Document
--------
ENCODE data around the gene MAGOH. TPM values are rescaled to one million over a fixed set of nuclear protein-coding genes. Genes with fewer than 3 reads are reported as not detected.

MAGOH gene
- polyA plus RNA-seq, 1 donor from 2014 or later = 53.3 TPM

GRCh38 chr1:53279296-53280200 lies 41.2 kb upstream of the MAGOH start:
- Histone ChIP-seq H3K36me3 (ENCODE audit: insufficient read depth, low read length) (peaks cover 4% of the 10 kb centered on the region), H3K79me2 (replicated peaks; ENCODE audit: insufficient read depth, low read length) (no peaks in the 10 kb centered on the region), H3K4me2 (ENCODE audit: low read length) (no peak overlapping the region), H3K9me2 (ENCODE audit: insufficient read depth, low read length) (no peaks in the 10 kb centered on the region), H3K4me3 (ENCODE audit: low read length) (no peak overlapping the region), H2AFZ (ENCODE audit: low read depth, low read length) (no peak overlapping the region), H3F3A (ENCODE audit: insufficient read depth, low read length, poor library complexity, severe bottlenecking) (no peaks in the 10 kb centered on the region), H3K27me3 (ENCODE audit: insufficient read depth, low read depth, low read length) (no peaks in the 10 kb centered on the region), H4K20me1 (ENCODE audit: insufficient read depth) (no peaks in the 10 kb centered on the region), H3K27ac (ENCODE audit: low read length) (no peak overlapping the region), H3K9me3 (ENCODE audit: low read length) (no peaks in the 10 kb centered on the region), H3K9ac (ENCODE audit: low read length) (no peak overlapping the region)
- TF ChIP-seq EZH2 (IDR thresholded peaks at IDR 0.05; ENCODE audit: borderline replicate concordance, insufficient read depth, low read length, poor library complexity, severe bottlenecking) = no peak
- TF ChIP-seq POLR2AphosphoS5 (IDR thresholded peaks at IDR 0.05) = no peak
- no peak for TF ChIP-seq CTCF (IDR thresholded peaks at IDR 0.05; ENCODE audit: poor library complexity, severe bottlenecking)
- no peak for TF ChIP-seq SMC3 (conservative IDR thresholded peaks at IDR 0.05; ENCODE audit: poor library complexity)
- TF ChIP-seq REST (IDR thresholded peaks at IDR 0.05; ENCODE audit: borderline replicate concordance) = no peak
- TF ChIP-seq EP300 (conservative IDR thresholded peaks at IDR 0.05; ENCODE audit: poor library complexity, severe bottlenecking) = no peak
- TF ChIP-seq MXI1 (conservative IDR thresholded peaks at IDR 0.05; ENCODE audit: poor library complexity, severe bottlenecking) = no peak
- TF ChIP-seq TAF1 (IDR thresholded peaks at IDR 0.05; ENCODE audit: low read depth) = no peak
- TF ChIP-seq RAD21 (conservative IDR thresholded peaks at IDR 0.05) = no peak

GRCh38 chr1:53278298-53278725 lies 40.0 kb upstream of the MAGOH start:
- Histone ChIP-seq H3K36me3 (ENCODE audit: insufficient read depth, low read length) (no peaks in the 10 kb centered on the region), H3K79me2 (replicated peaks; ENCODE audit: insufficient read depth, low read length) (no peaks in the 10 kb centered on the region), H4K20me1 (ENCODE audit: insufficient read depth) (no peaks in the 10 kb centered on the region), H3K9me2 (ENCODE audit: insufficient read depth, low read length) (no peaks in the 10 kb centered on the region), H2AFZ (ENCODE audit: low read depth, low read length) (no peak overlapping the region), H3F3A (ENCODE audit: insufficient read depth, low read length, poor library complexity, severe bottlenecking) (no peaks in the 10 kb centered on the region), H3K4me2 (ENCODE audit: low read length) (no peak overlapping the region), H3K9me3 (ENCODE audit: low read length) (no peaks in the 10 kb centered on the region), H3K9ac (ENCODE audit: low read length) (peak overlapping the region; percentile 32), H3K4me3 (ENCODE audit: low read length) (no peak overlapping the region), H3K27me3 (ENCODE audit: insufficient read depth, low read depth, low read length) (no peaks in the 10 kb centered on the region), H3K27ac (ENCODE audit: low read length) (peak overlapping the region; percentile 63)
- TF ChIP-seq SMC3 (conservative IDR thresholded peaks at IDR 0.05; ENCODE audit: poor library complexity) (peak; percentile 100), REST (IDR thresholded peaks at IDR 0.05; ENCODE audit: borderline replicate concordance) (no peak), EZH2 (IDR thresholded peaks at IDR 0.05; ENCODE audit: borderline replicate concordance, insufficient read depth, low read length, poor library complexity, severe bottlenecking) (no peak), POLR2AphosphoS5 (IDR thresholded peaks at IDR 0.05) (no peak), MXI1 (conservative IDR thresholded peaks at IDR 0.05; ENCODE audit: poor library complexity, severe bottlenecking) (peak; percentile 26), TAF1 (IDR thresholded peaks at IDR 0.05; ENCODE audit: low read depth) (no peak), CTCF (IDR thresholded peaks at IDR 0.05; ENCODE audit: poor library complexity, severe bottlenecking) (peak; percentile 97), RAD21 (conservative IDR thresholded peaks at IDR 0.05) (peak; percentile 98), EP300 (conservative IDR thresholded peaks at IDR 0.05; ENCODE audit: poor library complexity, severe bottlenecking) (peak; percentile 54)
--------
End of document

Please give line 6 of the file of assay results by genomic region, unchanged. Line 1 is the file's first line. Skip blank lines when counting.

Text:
- TF ChIP-seq EZH2 (IDR thresholded peaks at IDR 0.05; ENCODE audit: borderline replicate concordance, insufficient read depth, low read length, poor library complexity, severe bottlenecking) = no peak